Unidentified person crosses demilitarised zone into North Korea


An unidentified person has crossed the demilitarised zone into North Korea.

The person was spotted using surveillance equipment on the eastern portion of the heavily fortified border on Saturday night, but South Korean troops failed to capture them.

The DMZ stretches from coast to coast on the Korean peninsular. It is about 2.5 miles (4km) wide and heavily mined, with barbed wire fences and armed guards patrolling both sides.

North Korea leader Kim Jong Un (C) attends a paramilitary parade held to mark the 73rd founding anniversary of the republic at Kim Il Sung square in Pyongyang in this undated image supplied by North Korea's Korean Central News Agency on September 9, 2021. KCNA via REUTERS
North Korea leader Kim Jong Un has warned of a great ‘life-or-death struggle’ for the country

It came after North Korea leader Kim Jong Un warned of a “great life-and-death struggle” for his nation as he marked the end of his 10th year in power.

A military officer who spoke anonymously to Reuters said South Korea had sent a message to the North on Sunday morning to ensure the safety of the unidentified person.

The North, which has adopted a shoot-on-sight policy during the COVID-19 pandemic, is not believed to have responded to the message.

There was public uproar in September 2020 when North Korean troops shot dead a South Korean fisheries official who went missing at sea, something which Pyongyang blamed on COVID rules and apologised for.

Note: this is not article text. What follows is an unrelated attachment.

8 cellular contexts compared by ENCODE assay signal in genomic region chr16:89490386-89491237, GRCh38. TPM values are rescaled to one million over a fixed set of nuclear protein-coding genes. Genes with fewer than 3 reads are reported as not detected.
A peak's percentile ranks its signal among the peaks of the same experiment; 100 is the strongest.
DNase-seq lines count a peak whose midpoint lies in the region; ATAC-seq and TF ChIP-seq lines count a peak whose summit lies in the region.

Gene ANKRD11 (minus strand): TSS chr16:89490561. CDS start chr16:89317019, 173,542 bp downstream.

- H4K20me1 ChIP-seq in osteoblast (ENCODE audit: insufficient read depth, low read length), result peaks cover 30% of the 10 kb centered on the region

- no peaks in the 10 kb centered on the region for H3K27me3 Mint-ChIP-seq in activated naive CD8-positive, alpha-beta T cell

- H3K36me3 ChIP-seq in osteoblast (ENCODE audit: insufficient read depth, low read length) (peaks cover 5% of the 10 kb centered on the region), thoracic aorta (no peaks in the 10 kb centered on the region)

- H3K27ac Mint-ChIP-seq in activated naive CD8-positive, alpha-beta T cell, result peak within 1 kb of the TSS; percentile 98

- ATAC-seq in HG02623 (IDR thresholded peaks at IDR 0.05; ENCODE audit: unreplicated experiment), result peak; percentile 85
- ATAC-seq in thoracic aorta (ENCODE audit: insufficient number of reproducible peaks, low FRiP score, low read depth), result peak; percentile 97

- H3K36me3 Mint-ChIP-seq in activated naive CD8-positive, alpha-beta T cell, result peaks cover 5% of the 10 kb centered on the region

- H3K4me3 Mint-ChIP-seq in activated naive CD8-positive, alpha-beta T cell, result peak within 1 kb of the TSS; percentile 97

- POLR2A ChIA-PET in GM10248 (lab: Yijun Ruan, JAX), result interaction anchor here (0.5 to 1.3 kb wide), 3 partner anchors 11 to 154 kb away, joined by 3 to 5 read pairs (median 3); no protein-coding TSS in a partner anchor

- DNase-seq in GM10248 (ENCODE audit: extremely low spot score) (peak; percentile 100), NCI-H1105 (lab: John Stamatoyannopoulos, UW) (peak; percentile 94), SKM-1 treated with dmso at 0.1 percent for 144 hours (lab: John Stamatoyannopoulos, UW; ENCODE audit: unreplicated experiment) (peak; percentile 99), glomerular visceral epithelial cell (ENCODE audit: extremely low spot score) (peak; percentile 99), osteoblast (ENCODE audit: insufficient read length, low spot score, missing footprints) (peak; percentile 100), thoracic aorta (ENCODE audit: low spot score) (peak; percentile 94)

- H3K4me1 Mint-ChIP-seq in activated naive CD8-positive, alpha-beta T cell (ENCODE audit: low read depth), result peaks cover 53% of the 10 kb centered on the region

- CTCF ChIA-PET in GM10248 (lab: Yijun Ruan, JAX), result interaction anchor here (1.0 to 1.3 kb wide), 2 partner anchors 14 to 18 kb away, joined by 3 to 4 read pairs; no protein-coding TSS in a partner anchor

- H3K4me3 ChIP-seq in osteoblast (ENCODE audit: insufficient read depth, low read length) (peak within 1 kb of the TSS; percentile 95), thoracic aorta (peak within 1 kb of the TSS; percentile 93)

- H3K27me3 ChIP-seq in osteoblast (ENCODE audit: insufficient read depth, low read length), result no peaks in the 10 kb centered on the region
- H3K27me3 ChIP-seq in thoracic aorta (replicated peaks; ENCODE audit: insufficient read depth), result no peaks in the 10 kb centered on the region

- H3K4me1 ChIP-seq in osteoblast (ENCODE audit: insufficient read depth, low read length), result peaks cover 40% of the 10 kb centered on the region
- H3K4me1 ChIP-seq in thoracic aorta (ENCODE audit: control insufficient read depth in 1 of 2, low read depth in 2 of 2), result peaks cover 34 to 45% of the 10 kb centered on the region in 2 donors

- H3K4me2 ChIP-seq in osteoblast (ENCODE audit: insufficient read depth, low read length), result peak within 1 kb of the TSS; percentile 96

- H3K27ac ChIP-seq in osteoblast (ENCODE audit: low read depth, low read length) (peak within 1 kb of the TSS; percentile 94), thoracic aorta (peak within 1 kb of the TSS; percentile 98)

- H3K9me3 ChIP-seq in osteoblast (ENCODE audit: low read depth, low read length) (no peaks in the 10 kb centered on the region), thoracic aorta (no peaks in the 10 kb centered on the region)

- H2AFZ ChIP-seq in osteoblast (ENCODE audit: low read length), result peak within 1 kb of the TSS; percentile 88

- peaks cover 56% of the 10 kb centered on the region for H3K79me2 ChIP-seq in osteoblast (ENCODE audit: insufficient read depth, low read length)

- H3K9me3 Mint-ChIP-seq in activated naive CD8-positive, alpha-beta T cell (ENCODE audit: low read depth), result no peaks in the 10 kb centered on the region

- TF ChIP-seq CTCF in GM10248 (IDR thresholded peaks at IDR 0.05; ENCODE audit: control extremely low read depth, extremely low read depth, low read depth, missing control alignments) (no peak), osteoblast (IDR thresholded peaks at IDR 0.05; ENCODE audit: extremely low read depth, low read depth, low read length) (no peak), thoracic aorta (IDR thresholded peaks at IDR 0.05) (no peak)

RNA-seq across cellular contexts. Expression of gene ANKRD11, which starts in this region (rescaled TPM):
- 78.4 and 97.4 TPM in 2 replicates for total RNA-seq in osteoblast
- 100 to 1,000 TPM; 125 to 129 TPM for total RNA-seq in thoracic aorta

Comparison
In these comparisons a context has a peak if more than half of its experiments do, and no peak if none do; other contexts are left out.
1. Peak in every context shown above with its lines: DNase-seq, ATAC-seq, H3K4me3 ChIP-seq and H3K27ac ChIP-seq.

More on North Korea

It is unclear whether the incident marks a rare case of a South Korean attempting to defect to the North, or if it was a North Korean who was returning.

A South Korean army soldier, centre bottom, shakes hands with a North Korean army soldier before crossing the Military Demarcation Line to inspect the dismantled North Korean guard post
Excursions across the heavily mined border are tightly controlled by both countries. File pic.

When the Korean War ended in 1953, the two sides only signed a truce, not a peace treaty, meaning they are technically still at war.

Although about 34,000 North Koreans have defected to the South since the late 1990s to avoid poverty and political oppression, the majority escape the country through North Korea’s border with China.

Defections through the DMZ are very rare. Although agents and spies did cross the DMZ during the height of the Cold War rivalry between the two countries, these incidents have not been reported in recent years.

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